Note: Articles have only been reviewed by the indicated attorney, not written by them. The information provided on this website does not, and is not intended to, act as legal, financial or credit advice; instead, it is for general informational purposes only. Use of, and access to, this website or any of the links or resources contained within the site do not create an attorney-client or fiduciary relationship between the reader, user, or browser and website owner, authors, reviewers, contributors, contributing firms, or their respective agents or employers.
The topic of credit repair is a broad one, and while it mostly focuses on recovering from past mistakes, it can also encompass credit creation.
Consumers who are new to the credit realm are often tagged with the term “unscorable” because the credit bureaus do not have enough information to create a credit file in their name. For example, an unscorable consumer usually falls into all of the following categories:
A new adult or American citizen with no credit experience
No credit cards
No bank account
No mortgage or auto loan
No personal (or reported) rental, utility, or cable accounts
Even those with previous credit histories can fall off the map if they close all accounts and fail to use credit for more than six months. There are a few things you can do to build your credit file and establish a positive score:
Order your credit reports. It’s impossible to know your credit status without contacting the credit bureaus. Every consumer is entitled to free annual copies of their TransUnion, Experian and Equifax credit reports via AnnualCreditRepair.com. Order yours to see where you stand.
Assess your accounts. The average consumer isn’t getting the full benefit of “alternative” credit data, also known as unreported data. For example, suppose you rent an apartment, have cell phone service and a cable package, and yet, none of these accounts appear on your credit reports. In general, these types of lenders fail to report histories to the bureaus unless a problem exists, costing you credit score points in the process. Contact your lenders directly to learn more about their policies. A simple request to report could lead to fast and easy credit creation.
Open a credit account. The concept of credit can be overwhelming without the right perspective. Rather than viewing credit and debt together, consider using credit as a tool to help you create a positive future. Start slow by opening one of the following accounts:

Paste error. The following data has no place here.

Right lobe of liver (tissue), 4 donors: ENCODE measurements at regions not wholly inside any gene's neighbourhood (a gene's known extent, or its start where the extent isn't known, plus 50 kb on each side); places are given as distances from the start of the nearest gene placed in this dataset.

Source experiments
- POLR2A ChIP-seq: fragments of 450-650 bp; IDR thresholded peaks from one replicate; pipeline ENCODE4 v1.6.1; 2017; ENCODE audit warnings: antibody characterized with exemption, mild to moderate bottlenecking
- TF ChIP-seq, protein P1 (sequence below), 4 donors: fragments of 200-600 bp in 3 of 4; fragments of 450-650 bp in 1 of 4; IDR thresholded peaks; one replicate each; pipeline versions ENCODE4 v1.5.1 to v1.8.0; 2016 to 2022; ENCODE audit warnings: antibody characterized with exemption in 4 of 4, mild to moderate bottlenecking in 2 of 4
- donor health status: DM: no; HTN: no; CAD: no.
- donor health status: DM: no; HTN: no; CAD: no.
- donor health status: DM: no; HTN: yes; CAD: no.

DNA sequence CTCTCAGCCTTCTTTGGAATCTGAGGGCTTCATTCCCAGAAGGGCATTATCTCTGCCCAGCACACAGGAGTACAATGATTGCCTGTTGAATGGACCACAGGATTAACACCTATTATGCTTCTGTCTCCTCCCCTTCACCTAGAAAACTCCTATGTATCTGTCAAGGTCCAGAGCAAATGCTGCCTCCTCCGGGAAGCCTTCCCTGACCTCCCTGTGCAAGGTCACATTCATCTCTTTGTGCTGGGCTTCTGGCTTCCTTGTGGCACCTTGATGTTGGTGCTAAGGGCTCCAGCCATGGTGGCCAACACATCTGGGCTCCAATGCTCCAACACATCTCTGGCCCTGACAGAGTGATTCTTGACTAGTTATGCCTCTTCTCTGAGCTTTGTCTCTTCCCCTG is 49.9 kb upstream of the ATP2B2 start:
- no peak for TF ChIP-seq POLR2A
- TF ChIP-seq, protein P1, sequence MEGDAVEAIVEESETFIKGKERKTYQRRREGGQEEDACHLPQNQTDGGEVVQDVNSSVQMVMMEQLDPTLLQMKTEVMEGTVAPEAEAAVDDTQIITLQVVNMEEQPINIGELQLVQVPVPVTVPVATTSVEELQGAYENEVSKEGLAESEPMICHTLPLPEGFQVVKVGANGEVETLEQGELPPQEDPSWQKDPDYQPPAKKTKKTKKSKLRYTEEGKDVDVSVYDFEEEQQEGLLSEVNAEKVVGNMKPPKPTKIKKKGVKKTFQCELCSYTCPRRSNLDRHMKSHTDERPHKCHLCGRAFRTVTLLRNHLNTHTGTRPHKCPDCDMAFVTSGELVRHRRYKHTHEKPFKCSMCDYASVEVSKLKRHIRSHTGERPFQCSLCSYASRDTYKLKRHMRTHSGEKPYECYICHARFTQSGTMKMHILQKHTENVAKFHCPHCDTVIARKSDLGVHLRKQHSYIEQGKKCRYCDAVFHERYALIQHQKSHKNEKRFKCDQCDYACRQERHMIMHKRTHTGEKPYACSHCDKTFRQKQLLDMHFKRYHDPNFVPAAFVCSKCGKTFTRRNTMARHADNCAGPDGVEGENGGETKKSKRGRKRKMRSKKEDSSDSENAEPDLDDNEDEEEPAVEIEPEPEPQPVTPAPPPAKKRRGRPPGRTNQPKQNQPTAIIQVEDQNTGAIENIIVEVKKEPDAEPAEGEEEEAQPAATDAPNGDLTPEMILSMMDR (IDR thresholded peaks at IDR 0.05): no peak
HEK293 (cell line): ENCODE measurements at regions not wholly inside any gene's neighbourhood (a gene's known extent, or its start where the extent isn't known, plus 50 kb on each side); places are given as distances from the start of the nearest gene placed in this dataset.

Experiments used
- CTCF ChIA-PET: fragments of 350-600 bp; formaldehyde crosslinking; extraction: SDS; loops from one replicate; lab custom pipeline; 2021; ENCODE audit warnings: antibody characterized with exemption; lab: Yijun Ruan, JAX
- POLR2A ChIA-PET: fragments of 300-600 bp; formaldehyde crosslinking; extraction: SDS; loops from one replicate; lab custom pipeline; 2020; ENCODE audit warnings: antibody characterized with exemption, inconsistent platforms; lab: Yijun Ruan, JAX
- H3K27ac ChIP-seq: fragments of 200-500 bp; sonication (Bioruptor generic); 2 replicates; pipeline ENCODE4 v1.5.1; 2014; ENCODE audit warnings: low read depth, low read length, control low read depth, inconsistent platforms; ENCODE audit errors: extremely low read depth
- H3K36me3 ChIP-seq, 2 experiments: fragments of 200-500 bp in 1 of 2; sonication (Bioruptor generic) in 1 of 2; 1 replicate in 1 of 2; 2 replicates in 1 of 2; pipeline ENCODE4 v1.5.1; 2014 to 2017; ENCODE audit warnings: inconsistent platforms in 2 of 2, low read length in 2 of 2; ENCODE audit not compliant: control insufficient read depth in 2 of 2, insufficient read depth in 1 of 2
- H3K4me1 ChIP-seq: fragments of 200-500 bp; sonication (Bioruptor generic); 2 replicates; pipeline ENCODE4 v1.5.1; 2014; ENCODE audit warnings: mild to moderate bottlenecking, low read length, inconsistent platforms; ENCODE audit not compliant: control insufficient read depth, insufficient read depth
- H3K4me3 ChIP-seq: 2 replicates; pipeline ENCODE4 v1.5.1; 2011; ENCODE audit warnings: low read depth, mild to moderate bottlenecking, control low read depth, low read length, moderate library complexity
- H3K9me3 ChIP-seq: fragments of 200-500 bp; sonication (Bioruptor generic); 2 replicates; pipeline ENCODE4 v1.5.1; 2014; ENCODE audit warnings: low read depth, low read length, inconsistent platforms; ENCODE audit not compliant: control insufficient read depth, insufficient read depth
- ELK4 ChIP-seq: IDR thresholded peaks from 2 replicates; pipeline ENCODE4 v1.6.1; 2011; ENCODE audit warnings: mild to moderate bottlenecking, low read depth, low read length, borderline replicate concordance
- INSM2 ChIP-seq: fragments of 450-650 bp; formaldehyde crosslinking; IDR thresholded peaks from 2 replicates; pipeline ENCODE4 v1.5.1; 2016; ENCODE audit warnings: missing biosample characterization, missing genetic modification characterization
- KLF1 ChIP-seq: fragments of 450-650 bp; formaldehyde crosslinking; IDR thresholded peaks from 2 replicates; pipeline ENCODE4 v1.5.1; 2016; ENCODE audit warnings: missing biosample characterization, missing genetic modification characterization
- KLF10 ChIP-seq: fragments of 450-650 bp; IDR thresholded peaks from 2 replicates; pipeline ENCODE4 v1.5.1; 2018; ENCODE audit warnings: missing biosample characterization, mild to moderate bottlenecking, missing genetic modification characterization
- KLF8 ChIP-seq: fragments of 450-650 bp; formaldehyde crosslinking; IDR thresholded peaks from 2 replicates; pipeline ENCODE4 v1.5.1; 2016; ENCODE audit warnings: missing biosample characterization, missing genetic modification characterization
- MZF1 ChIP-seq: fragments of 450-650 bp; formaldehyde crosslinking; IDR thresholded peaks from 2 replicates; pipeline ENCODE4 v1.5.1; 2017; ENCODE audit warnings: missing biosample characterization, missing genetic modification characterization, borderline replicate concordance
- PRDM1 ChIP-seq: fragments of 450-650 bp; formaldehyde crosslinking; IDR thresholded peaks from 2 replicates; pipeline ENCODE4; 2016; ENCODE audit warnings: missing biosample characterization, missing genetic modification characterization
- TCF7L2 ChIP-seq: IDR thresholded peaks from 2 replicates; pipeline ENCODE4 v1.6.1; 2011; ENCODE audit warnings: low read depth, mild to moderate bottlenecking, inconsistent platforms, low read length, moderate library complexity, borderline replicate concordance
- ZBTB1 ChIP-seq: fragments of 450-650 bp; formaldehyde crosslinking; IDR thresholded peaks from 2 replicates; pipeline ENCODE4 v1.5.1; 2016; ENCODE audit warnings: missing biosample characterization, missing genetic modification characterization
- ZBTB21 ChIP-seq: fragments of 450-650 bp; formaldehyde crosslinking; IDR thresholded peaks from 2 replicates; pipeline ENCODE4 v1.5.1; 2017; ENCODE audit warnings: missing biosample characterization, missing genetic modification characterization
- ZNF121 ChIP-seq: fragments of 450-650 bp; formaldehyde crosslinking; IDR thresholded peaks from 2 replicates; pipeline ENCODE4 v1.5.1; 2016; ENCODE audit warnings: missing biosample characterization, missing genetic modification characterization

A secured credit card. Consumers with no credit history may find it difficult to get approved for a standard line of credit. Consider applying for a secured credit card first. This type of card requires pre-loading funds before use like a debit card, however, your activity is reported to the bureaus like a regular credit account. Steady use will also allow you to convert the card to standard credit after a period of six months to a year.
Personal loan (with a cosigner). Applying for a small personal loan, e.g., a line of credit at the local bank or a federal student loan can help you establish credit with necessary funds and a manageable repayment schedule. Ask a close family member to act as your cosigner and remember that your actions affect their credit health as well. Pay your bill in full and on time to avoid taking advantage of their generosity.
Remember the Five Factors. Losing the “unscorable” label takes time, and it’s important to establish healthy habits from the very beginning. Click here to review the Five Factors that determine how your credit is calculated. Understanding the facts is your first priority.
The bottom line: A world of opportunity waits for those who take the right steps. Begin your journey with knowledge and planning; the result will help you achieve the credit score you deserve.
Credit scores naturally fluctuate from month to month depending on your usage, payments and transactions. For the most part, your credit score is directly tied to your actions. Occasionally there will be errors on your report that were out of your control, such as with hard inquiries and lines of credit. If you notice a sudden decline in your credit score, even if only by a few points, you may be suffering from the effect of an unwarranted credit inquiry.
Credit inquiries occur when a lender requests your full credit history from one of the credit reporting agencies. These inquiries into your credit history can affect your credit score negatively and will typically stay on your report for up to two years.
Inquiries stay on your record for so long because they reflect how many times you have applied for credit. Lenders use how many times you have applied for credit to judge whether you should be approved for an extension of credit.
In certain circumstances, an unapproved inquiry can be removed from your credit report by sending a credit inquiry removal letter to the credit reporting agency or by disputing it online.
The difference between hard and soft inquiries